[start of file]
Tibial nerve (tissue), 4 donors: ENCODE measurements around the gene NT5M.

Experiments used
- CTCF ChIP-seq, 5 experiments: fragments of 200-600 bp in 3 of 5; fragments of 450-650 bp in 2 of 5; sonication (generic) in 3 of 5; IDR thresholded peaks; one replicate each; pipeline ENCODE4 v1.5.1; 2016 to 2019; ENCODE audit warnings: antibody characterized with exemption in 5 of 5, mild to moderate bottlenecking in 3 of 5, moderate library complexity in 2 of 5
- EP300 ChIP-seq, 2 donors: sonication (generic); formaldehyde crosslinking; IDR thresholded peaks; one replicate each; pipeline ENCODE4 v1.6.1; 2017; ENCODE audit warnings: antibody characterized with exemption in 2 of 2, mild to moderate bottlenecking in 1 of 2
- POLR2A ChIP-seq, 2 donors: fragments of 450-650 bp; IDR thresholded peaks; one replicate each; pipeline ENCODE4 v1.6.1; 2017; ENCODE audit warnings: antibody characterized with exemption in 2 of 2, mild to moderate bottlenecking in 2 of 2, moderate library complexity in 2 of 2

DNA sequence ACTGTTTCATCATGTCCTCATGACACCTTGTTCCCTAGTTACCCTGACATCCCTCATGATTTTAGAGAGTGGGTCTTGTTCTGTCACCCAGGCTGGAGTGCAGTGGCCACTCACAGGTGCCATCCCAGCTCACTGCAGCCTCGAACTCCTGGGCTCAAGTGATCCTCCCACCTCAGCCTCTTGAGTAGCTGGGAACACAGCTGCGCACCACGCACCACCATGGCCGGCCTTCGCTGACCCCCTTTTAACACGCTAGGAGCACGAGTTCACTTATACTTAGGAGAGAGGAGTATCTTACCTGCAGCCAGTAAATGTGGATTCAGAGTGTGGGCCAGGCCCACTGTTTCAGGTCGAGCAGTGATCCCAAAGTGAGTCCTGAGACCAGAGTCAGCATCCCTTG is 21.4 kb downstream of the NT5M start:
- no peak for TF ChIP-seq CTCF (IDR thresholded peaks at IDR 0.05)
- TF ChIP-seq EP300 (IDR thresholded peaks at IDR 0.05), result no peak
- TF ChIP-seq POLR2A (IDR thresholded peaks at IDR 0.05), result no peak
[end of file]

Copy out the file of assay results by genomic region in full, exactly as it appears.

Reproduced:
Tibial nerve (tissue), 4 donors: ENCODE measurements around the gene NT5M.

Experiments used
- CTCF ChIP-seq, 5 experiments: fragments of 200-600 bp in 3 of 5; fragments of 450-650 bp in 2 of 5; sonication (generic) in 3 of 5; IDR thresholded peaks; one replicate each; pipeline ENCODE4 v1.5.1; 2016 to 2019; ENCODE audit warnings: antibody characterized with exemption in 5 of 5, mild to moderate bottlenecking in 3 of 5, moderate library complexity in 2 of 5
- EP300 ChIP-seq, 2 donors: sonication (generic); formaldehyde crosslinking; IDR thresholded peaks; one replicate each; pipeline ENCODE4 v1.6.1; 2017; ENCODE audit warnings: antibody characterized with exemption in 2 of 2, mild to moderate bottlenecking in 1 of 2
- POLR2A ChIP-seq, 2 donors: fragments of 450-650 bp; IDR thresholded peaks; one replicate each; pipeline ENCODE4 v1.6.1; 2017; ENCODE audit warnings: antibody characterized with exemption in 2 of 2, mild to moderate bottlenecking in 2 of 2, moderate library complexity in 2 of 2

DNA sequence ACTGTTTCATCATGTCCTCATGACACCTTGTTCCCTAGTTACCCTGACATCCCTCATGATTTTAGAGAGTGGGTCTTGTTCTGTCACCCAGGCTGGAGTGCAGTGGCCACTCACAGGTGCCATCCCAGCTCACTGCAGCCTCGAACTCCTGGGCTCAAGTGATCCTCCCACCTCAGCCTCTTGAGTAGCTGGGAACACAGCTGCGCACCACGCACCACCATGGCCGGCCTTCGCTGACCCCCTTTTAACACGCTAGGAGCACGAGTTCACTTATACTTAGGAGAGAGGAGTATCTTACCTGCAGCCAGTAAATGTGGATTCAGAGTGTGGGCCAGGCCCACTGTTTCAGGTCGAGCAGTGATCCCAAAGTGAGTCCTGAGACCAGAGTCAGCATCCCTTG is 21.4 kb downstream of the NT5M start:
- no peak for TF ChIP-seq CTCF (IDR thresholded peaks at IDR 0.05)
- TF ChIP-seq EP300 (IDR thresholded peaks at IDR 0.05), result no peak
- TF ChIP-seq POLR2A (IDR thresholded peaks at IDR 0.05), result no peak